Toronto orders strict COVID-19 safety measures, prohibits indoor dining amid surge in positivity rate

By Lucas Casaletto

As Toronto deals with a disturbing trend in COVID-19 positivity rate, Mayor John Tory and Toronto’s top doctor, Eileen de Villa, have announced new, stricter safety measures that will prohibit indoor dining and keep certain businesses closed for at least 28 days.

On Tuesday, de Villa confirmed that Toronto’s latest COVID-19 per cent positivity figure is now at 5.9 per cent, saying the spread of COVID-19 has never been greater. She also reported 533 new COVID-19 cases in Toronto.

“The grave risk we face is evident. More action is needed to protect the people of Toronto from the rampant spread of COVID-19,” de Villa said.

“While we’ve seen some progress with the temporary restrictions that were imposed last month, more action is required now to protect the people of Toronto from rampant virus spread. Given the circumstances, as your Medical Officer of Health, I am using my authority to take actions that are necessary given what our city and our residents are facing.”

As of midnight on Friday, de Villa said Toronto will be moved into the “Red” zone of the Ford government’s new framework but will face several restrictions under Section 22 of the Health Protection and Promotion Act.

Indoor dining at bars and restaurants will be prohibited with de Villa making a ‘strong’ recommendation that social gatherings remain limited, urging the public to move forward with only essential meetings, and that working-from-home measures continue.

Meeting and event spaces will also remain closed including casino’s, bingo halls and indoor group fitness and exercise classes.

Certain gyms will be able to reopen under specific health and safety guidelines.


Restrictions per Toronto public health:

  • Social gatherings should only be with those you live with and/or one or two essential supports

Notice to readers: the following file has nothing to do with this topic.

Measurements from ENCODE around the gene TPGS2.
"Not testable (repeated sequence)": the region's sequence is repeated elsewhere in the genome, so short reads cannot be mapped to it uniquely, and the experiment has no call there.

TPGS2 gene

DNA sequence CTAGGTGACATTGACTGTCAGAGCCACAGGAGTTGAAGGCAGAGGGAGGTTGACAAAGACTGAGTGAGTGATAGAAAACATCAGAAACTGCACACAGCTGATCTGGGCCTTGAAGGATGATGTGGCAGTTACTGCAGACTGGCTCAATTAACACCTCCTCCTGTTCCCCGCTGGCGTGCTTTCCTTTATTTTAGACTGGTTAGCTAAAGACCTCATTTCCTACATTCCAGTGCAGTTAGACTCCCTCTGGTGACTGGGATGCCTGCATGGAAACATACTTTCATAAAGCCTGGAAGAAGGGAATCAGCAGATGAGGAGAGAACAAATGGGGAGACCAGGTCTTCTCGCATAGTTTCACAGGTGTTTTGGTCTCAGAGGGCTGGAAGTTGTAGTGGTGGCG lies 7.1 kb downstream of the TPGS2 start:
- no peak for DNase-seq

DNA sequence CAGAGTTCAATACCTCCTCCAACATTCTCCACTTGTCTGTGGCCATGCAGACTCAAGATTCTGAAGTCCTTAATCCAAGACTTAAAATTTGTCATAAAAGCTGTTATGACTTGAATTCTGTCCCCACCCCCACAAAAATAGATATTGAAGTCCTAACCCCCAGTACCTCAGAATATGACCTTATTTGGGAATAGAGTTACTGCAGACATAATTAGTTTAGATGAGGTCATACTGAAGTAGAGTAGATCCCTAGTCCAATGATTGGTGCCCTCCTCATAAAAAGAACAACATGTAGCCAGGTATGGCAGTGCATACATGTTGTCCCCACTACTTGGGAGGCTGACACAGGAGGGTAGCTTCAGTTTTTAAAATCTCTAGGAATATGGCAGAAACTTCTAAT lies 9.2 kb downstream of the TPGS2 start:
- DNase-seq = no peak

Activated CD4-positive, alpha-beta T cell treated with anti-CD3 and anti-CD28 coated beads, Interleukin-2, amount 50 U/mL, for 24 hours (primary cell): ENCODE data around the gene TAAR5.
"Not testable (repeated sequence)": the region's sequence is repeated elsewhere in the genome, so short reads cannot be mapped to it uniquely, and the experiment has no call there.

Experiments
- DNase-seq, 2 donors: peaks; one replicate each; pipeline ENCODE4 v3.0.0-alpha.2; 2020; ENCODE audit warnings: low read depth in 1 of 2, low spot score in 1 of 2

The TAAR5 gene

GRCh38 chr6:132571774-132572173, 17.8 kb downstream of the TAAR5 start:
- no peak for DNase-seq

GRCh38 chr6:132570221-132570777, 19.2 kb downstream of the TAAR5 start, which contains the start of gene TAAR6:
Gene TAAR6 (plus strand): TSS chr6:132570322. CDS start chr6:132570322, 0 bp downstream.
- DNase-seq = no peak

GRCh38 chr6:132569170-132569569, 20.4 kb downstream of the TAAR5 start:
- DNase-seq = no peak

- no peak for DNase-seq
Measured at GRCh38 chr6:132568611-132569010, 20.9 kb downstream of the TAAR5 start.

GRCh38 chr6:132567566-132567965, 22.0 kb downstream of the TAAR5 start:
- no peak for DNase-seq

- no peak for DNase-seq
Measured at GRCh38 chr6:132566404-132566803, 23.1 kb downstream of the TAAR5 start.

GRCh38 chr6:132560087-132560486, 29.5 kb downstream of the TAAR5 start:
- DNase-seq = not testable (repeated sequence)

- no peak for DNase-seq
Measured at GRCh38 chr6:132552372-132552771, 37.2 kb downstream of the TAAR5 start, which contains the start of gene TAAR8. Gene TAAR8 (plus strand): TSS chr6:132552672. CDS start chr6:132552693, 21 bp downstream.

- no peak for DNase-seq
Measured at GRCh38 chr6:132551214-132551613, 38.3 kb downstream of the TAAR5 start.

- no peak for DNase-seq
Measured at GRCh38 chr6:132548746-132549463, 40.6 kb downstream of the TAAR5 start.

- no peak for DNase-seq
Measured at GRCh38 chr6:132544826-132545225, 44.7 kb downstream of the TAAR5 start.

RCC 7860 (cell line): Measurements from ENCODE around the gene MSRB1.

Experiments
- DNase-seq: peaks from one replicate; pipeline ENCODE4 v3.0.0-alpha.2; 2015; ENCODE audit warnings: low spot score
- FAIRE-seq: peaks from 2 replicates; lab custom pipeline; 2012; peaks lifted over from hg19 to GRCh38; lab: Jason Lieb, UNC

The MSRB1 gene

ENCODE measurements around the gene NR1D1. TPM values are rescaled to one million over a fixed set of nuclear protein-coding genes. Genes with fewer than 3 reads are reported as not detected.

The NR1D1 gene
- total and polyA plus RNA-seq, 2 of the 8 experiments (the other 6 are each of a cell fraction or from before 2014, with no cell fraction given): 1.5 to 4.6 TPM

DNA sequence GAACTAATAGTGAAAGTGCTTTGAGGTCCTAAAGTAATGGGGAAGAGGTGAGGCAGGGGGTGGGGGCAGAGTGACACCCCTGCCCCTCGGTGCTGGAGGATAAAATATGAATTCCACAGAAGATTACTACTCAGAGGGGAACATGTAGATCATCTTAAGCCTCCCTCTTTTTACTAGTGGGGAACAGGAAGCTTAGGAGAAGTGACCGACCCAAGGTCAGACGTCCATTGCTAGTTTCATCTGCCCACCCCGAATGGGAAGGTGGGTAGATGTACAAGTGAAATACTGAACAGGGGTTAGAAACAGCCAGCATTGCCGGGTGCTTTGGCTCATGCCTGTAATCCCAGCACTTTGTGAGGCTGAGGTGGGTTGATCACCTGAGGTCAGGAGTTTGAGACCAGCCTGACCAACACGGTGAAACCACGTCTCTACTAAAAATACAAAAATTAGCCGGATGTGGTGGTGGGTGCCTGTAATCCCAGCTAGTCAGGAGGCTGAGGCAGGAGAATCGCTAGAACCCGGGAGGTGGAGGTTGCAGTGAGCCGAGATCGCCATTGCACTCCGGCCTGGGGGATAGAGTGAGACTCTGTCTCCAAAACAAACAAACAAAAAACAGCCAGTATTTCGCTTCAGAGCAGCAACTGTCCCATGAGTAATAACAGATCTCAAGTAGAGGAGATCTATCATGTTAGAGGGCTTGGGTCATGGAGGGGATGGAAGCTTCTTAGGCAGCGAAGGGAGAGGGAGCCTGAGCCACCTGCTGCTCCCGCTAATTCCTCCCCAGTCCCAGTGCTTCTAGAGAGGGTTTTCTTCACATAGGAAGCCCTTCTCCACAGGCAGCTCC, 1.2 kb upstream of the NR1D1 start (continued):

• Restrict close contacts only to those you live with and your essential supports
  • Limit in-person activities outside the home to essential activities only – going to work or school, health care, shopping for your household and health needs, and getting exercise and physical activity
  • Businesses and workplaces should implement work from home wherever possible
  • Businesses should review their HVAC systems to ensure they are in good working order
  • Workplaces should appoint a compliance officer to ensure implementation of occupational health and safety and infection prevention and control measures
  • Indoor dining will remain closed
  • Indoor fitness classes are not permitted
  • Meeting and event spaces will remain closed
  • In malls, patrons should not be permitted to consume food or drink while walking through malls
  • Casinos, bingo halls and other gaming establishments will remain closed


“I recognize that these actions will have economic impacts and I am truly sorry for this. I really am,” Toronto’s top doctor said.

“In my professional opinion the greatest harm would be to allow COVID-19 to continue to spread at this rate. It is logical to assume that it will only get worse and to believe that if we effectively reduce the spread the economy will benefit in the long run. If action is not taken we can expect to see even more cases of COVID-19 which means more illness and more deaths,” de Villa added.

Toronto was slated to relax certain COVID-19 restrictions this weekend, on Nov. 14, that would have seen the City potentially return to indoor dining.



Mayor Tory said on Tuesday that the recent surge in COVID-19 cases across the City has raised alarm bells, with the mayor admitting the time to act was now.

“Our focus remains on saving lives and keeping our healthcare system from being overwhelmed,” the mayor said.

Tory also compared Toronto’s coronavirus trajectory to the numbers being reported in France and Italy with cases mounting significantly in recent weeks.

RELATED: As Toronto reports over 500 COVID-19 cases, de Villa cautions against virus being normalized

Meantime, Ontario’s premier defended the government’s new, coloured-tiered system, saying that daily COVID-19 cases confuses the general public and that the system allows the public to better understand which regions have restrictions put in place, and why.

On Tuesday, Doug Ford said Ontario’s new approach provides more clarity but did admit that local health officials are free to add more COVID-19 restrictions if their specific jurisdictions calls for it.

“I believe it is a strong, strong framework. It gives communities, cities, towns guidance of where they’re at and if you’re in the red or the orange and so forth,” the premier said.

“It gives them a lot of guidance and certainty, as well. It provides a good baseline and it’s all about early intervention. If we see an issue, we jump in there, making sure we have better contact tracing and better hospital capacity within that region… that’s what we’re focusing on right now.”

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